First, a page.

Our forthcoming issue, Subjektiv part II, invites different artists, curators and thinkers to give us their recent critical perspectives on the issues at stake and on the status of the subjective as an artistic strategy in the current political climate. As a warm up, we'll share some statements here. Our coverartist Lauren Davis: Today, much of what we know is collapsing. Not only are our institutions changing, but the ideas and concepts we have come to know as absolute truths are rapidly transforming. Even the notion of distance is collapsing – everything is accessible and increasingly globalised. Combined with the oversaturation of visual news, these shifts make it difficult to articulate our place in the world, as well as in new media. Technology and the media are shaping our lives faster than we are able to create the language to describe, and we feel a shared dissonance. One of the affects of this tension of navigating through new media that is predictably unpredictable is that we retreat. We cling as much as possible to the voices and images that are familiar and comfortable when everything else is so uncertain.
The world has always undergone changes, but now it is much more apparent; every shift becomes tangible. Artists must be intent on reimagining futures. This does not have to be in a dystopian manner; there’s a way to represent the future by acknowledging history and the voices that have been underrepresented within it. Queer people, trans people, disabled people and women of colour have all been doing this work, creating in the margins of society and campaigning for our collective liberation for some time. Our attention must be tuned into their voices. We don’t need to reinvent the wheel; we just need to build upon the work that has already been done. To do this, we should look at communities that are different from our own and realise that banal attempts at diversity and inclusion will not work. People in positions of power must be willing to hand over their microphones so that marginalised voices can be amplified: listening to voices that have been silenced; listening as resistance.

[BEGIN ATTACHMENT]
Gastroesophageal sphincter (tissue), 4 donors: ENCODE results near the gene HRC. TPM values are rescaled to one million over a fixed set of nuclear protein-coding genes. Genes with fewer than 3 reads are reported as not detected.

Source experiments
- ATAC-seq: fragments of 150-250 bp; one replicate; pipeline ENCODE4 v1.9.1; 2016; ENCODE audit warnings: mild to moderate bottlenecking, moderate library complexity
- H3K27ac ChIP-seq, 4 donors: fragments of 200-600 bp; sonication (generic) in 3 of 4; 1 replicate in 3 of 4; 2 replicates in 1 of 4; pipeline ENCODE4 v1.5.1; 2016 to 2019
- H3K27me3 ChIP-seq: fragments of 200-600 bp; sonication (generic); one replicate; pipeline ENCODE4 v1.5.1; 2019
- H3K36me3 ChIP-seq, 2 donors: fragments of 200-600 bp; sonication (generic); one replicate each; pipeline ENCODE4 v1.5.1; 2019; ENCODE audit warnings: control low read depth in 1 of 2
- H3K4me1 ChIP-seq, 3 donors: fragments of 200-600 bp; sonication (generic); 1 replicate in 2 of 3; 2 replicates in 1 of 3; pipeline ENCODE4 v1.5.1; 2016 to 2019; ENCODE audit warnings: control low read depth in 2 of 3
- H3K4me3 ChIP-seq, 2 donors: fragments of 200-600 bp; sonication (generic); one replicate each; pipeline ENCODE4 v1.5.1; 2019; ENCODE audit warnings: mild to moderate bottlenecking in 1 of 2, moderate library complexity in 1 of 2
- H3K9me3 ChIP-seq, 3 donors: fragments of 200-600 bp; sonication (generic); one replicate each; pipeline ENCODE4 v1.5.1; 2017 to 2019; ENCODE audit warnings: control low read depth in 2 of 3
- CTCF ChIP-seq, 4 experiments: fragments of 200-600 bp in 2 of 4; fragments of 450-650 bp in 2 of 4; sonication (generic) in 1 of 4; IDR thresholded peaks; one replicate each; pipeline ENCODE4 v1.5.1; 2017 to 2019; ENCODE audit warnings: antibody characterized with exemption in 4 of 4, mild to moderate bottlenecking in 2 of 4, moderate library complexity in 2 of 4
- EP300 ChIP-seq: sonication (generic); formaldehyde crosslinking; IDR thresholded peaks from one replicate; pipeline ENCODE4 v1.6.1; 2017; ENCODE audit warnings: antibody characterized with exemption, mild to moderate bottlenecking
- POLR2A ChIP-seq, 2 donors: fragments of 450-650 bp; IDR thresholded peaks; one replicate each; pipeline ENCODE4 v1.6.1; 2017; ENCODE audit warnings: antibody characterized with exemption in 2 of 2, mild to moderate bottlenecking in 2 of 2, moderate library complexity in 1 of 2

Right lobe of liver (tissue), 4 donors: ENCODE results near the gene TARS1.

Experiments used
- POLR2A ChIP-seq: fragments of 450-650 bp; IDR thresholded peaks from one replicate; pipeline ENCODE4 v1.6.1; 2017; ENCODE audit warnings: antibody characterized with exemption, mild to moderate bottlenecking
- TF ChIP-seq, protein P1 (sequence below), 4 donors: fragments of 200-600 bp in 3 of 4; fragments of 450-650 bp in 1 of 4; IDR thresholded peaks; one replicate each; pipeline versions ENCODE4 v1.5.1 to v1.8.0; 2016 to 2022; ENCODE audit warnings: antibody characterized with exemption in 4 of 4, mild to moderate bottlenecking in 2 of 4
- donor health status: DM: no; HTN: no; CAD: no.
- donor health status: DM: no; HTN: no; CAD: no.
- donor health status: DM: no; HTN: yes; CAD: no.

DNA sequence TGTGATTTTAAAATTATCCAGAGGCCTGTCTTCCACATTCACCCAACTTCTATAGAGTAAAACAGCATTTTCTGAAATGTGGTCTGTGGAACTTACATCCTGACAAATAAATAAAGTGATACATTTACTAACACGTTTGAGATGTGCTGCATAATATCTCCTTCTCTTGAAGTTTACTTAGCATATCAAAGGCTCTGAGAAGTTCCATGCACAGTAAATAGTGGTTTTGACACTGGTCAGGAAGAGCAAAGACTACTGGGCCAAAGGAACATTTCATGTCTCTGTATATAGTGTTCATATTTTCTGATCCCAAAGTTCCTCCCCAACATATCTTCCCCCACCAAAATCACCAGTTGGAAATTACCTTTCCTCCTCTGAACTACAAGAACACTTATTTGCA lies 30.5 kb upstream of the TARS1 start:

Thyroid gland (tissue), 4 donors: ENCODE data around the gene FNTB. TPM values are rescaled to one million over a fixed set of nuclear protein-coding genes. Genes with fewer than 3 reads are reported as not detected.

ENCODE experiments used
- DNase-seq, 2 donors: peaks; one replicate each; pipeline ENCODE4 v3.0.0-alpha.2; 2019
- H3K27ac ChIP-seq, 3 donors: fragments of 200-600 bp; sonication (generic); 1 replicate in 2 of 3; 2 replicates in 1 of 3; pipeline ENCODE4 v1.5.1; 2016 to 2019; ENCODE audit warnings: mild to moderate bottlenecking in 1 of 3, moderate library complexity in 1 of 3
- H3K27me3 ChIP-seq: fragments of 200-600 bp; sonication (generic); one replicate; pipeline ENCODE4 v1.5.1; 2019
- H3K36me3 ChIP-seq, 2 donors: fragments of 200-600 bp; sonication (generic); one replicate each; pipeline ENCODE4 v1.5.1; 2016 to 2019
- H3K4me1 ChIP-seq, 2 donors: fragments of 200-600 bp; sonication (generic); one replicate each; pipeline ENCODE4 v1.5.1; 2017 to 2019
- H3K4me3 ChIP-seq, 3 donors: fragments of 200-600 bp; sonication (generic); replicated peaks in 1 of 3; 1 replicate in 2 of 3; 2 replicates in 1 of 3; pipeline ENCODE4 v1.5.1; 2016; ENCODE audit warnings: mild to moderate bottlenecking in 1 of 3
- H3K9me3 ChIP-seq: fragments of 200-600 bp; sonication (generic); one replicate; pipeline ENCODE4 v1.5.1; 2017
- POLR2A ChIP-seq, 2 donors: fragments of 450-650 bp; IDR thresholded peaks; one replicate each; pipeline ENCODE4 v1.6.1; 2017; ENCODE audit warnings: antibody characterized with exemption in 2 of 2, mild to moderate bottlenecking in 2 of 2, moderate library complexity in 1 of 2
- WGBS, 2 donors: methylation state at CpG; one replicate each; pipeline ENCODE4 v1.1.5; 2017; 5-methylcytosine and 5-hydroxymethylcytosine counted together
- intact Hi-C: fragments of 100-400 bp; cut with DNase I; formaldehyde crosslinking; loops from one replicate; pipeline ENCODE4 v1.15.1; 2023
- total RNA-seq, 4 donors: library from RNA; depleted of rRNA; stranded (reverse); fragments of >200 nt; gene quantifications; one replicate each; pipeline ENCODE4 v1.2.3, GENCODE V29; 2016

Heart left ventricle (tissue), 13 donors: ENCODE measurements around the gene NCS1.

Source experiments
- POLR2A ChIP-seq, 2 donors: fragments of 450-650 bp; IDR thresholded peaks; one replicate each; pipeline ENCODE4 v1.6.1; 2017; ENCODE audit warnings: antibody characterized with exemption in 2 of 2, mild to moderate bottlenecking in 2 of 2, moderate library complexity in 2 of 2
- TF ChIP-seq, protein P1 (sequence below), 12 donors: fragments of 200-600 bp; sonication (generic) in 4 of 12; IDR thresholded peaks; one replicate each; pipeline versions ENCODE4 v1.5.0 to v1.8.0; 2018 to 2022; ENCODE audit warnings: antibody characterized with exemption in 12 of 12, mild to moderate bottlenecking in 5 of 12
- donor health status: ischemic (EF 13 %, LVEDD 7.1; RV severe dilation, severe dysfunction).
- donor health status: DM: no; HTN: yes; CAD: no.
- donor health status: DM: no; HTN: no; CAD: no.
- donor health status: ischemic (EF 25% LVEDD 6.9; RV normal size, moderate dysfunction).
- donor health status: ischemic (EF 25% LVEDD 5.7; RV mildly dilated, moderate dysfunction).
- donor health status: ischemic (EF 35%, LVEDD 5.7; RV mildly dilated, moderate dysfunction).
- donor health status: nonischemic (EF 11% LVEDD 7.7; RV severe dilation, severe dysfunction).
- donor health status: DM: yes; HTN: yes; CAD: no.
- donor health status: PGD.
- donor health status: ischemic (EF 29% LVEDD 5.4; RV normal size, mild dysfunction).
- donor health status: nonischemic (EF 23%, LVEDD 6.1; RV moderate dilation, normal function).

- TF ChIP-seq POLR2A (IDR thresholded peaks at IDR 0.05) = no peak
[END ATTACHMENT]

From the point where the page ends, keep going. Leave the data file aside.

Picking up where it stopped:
I’m weary of the ways in which racism and inequality exist and manifest themselves all around the world in ways that are not always immediately visible. During this time I’ve been thinking a lot about what it means to occupy space. As a black woman, I’m always acutely aware of my surroundings and the way my body functions in a space, whether I’m the only black face or if I’m amongst many black faces. I’m always thinking about my identity and my body, not because I choose to, but because my survival and self-preservation depend upon it.
Appropriating existing photos for my collages allows me to examine the way in which images behave and look at their connection to the truth. The use of photography becomes less about memory and more about prophecy. The digital collages that I’ve created grapple with what it means to exist in a body that is routinely dissected and scrutinised; what it means to be aware of your body as a woman, and as a woman of colour – how the intersections of race and gender can police and further add to the politics of your body.
The collages are not only a hybrid of photographic material but they also combine literature from other writers of colour who have awareness of their own bodies and the ways in which history has allowed them to occupy the space they are in. Fundamentally, America and European nations are invested in not knowing what the body politic knows. Routinely asking questions about the intersections of race, gender and sexuality and challenging what we collectively know to be true is resistance. Critical thinking is needed more than ever now, and I want to remain here and present.
Lauren Davis has just graduated from Oslo National Academy of Arts.